However, the narrative quickly switches to two characters, who are most likely lovers. Although, it is arguable that the characters could be any two people in any sort of tender relationship, be they friends, family, or a romantic partnership. Here, “shadows” are a metaphor representing the emotional detachment of a person: their flaws, secrets, regrets, distrust, or other difficulties within their personality. The line “two shadows went, along with us, which we ourselves produc’d.” implies that the conflict or strife in this relationship is internal, originating from the characters themselves, and not an external conflict. Donne manifests here how, with the passing of time, people can become bitter, jaded, dishonest, or disenchanted with each other. This is especially the case when a person’s expectation of a relationship is not quite as fulfilling as the reality. The lovers’ quixotic and starry-eyed expectations cast a shadow on the actual pragmatic implementation of their relationship. Although the characters are dissatisfied with one another, the idea of a perfect romance still persists in their private thoughts. Thus, the narrator compares the characters’ suppression of their feelings over time to a growing shadow:
So whilst our infant loves did grow,
Disguises did, and shadows, flow
From us, and our cares;
That love has not attain’d the high’st degree,
Which is still diligent lest others see.
Contrarily, the next several lines throughout “A Lecture upon the Shadow” offer a more sanguine, benevolent perspective. Here, the pinnacle of a cathartic, affectionate relationship is likened to noon, the brightest time of day. The “shadows” or hidden intentions of the lovers are depicted as being behind them, instead of “blinding” them or hindering their truthfulness to each other:
Except our loves at this noon stay,
We shall new shadows make the other way.
As the first were made to blind
Others, these which come behind
As the poem progresses, the daylight and love “decay”, embodying the secretive and fickle nature of two companions who have become distrustful and withdrawn from one another. As the position of the sun stretches the shadows, the infatuation wears off. As a result, the once-amorous beau and his beloved begin to hold only distrust, instead of fondness for each other:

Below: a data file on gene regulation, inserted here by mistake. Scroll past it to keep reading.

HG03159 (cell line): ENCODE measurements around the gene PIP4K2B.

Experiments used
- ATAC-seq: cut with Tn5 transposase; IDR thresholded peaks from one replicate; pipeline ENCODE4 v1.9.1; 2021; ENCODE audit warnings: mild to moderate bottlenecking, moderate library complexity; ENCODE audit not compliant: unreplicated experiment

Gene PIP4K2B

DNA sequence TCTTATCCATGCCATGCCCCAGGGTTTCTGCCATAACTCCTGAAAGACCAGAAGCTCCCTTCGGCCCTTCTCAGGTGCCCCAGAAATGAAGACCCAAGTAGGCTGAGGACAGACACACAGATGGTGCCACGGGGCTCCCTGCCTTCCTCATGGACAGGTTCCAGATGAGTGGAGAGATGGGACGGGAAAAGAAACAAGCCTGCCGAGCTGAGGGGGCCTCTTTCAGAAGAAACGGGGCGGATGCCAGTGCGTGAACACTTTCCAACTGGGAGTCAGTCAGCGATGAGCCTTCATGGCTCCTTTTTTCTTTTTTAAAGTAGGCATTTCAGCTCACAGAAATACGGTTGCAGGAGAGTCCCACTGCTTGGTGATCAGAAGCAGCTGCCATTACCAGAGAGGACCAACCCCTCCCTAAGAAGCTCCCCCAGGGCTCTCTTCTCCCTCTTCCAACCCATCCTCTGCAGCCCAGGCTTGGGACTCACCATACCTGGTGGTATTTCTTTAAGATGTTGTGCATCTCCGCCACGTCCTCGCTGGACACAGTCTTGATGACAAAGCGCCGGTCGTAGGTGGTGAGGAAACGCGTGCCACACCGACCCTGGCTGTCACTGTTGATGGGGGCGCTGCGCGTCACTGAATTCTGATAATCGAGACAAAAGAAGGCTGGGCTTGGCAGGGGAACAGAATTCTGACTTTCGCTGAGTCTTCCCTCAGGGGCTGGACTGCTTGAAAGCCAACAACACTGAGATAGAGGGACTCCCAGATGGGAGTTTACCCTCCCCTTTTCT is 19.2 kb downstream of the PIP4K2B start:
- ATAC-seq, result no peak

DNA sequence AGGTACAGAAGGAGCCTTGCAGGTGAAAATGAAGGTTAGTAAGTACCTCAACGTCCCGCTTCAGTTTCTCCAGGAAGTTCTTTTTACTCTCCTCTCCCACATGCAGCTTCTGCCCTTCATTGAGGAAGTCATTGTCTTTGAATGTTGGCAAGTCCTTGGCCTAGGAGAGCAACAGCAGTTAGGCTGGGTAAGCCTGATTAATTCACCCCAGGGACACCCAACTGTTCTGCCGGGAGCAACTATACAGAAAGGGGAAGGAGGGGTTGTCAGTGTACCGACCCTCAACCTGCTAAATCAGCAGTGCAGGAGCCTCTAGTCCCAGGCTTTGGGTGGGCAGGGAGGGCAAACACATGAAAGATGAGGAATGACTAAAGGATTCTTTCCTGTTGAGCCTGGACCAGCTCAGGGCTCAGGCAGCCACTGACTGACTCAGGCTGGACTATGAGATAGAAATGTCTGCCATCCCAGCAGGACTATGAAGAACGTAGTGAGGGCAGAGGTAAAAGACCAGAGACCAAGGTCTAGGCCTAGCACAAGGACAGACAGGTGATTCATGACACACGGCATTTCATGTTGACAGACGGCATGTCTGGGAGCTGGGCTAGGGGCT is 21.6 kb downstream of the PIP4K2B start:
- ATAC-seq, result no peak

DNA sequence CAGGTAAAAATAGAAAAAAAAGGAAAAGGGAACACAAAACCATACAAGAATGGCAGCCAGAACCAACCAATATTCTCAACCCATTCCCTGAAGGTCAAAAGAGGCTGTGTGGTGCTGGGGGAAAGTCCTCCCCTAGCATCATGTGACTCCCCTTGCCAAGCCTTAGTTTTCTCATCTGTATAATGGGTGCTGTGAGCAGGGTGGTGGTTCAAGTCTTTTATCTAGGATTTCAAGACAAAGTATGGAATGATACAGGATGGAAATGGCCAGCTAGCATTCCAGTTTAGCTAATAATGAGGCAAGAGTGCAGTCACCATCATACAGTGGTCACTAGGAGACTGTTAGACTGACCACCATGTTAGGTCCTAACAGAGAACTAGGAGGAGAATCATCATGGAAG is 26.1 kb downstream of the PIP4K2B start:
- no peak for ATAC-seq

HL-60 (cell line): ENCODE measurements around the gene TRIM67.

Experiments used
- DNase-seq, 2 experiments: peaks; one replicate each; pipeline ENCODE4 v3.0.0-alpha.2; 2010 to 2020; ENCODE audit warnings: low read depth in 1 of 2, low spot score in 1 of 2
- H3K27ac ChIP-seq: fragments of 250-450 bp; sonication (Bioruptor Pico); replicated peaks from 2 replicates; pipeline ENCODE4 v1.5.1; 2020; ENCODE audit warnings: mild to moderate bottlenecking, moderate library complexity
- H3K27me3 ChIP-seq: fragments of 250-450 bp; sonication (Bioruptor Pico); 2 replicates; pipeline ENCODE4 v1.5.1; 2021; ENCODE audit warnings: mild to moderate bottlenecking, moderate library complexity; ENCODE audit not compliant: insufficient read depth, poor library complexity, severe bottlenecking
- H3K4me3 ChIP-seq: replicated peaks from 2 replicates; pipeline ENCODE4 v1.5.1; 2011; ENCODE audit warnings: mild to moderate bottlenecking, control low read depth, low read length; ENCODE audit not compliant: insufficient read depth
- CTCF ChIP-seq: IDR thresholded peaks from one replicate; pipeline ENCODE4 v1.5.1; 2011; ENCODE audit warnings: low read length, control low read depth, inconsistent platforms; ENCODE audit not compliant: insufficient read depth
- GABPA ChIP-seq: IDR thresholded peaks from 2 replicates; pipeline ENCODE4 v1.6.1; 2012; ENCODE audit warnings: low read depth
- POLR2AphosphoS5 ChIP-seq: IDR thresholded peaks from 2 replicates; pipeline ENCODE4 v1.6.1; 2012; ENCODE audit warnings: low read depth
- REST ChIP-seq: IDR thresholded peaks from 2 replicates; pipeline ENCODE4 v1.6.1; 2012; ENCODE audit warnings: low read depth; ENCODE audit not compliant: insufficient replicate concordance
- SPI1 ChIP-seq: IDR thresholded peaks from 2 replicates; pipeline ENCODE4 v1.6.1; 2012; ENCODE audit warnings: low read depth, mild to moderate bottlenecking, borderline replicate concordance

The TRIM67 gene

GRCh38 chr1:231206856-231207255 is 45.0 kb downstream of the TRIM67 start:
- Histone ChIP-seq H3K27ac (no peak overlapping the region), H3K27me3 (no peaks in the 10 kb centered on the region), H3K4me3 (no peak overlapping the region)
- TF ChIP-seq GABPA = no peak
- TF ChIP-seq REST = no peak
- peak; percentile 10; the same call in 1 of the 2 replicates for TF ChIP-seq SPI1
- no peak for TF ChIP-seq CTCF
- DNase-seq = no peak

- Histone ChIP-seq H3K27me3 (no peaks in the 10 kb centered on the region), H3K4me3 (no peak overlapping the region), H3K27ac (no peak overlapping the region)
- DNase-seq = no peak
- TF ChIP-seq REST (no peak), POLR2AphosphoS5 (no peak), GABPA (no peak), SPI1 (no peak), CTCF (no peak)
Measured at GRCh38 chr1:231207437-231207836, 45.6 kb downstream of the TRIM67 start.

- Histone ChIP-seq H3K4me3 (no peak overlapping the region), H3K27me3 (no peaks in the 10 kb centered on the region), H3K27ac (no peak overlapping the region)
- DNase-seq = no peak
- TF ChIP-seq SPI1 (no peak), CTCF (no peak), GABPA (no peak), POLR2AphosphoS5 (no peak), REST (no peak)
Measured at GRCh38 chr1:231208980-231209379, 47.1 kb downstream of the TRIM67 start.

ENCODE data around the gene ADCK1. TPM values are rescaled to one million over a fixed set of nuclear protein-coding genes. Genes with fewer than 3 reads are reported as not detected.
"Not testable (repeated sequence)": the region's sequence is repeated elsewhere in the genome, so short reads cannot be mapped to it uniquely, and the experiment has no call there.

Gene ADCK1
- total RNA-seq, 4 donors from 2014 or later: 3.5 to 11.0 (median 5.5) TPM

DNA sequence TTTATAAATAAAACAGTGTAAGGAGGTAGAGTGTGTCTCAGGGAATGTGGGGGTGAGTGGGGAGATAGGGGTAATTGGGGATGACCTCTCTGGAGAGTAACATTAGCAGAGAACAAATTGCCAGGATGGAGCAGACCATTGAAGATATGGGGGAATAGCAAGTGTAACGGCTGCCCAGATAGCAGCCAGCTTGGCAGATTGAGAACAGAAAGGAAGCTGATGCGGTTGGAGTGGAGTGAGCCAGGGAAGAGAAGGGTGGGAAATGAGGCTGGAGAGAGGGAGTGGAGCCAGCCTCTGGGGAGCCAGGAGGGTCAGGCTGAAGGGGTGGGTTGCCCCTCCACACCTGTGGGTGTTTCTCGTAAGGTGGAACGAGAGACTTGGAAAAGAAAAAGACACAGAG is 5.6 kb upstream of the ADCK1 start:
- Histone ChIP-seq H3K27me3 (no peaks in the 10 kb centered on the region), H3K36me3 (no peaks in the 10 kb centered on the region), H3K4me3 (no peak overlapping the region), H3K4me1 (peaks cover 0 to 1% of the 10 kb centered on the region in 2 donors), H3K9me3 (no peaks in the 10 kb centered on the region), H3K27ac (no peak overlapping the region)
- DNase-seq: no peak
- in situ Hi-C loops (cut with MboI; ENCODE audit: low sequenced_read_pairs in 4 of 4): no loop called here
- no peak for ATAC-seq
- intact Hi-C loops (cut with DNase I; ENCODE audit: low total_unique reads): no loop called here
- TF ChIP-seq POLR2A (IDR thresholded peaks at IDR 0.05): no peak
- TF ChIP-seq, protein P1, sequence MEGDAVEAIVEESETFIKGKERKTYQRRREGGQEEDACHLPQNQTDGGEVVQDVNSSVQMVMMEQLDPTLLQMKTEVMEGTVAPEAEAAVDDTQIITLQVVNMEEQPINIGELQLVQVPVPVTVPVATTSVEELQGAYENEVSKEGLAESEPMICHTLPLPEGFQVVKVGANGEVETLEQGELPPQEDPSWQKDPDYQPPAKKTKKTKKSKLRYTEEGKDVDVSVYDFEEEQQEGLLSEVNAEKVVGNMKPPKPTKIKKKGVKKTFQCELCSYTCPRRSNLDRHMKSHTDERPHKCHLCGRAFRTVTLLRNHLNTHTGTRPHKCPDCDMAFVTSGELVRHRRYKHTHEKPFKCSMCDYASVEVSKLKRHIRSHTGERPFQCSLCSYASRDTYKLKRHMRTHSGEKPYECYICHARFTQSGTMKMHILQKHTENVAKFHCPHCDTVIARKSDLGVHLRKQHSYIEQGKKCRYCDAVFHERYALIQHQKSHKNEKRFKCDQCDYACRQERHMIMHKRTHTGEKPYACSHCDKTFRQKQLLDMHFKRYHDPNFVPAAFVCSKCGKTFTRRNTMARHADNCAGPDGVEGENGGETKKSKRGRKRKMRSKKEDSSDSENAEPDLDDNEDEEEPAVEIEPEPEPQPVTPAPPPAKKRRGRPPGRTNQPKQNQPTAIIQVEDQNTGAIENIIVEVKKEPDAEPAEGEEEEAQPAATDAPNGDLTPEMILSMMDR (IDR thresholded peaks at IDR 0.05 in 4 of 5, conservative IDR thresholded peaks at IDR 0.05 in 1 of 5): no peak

Will work upon ourselves, and blind our eyes.
If our loves faint, and westwardly decline,
To me thou, falsely, thine,
And I to thee mine actions shall disguise.
The morning shadows wear away,
But these grow longer all the day;
But oh, love’s day is short, if love decay.
As a final flicker of hope, the speaker maintains his devotion to his loved one, acknowledging that although the day grows dark, the light is never ultimately dissipated due to the stars and moonlight that illuminate the sky. This is to say that while infatuation exhausts itself hastily, genuine love is persistent and does not lose its luster:
Love is a growing, or full constant light,
And his first minute, after noon, is night.
Lastly, experiences with tumultuous romances caused Donne to depict a dismal, unfair perception of his love life. A recurring theme in his poems is the criticism of dishonest, or unloving women. A thematic parallel to “A Lecture upon the Shadow” is “Love’s Deity” in which Donne stresses:
I cannot think that he, who then lov’d most,
Sunk so low as to love one which did scorn.
But since this god produc’d a destiny,
And that vice-nature, custom, lets it be,
I must love her, that loves not me.
This forlorn perception of love relationships is echoed throughout his body of work, one case in point being his “Song” where he declares: “and swear nowhere, lives a woman true and fair.” In most industrialized countries today, a line like this would be met with backlash from feminists, and once a creative work is deemed misogynistic in nature, an artist’s reputation is tarnished. However, in a patriarchal society such as 17th century England, generalizations and critiques like this one were commonplace. Romantic relationships were so vital to Donne’s well-being that though he was a cleric, he secretly married and was later imprisoned for it. In conclusion, though a large segment of John Donne’s poems deals with romance and relationships, he was by no means limited to one subject and wrote of many experiences, including the death of a child and regularly, his stern principles on religion and spirituality.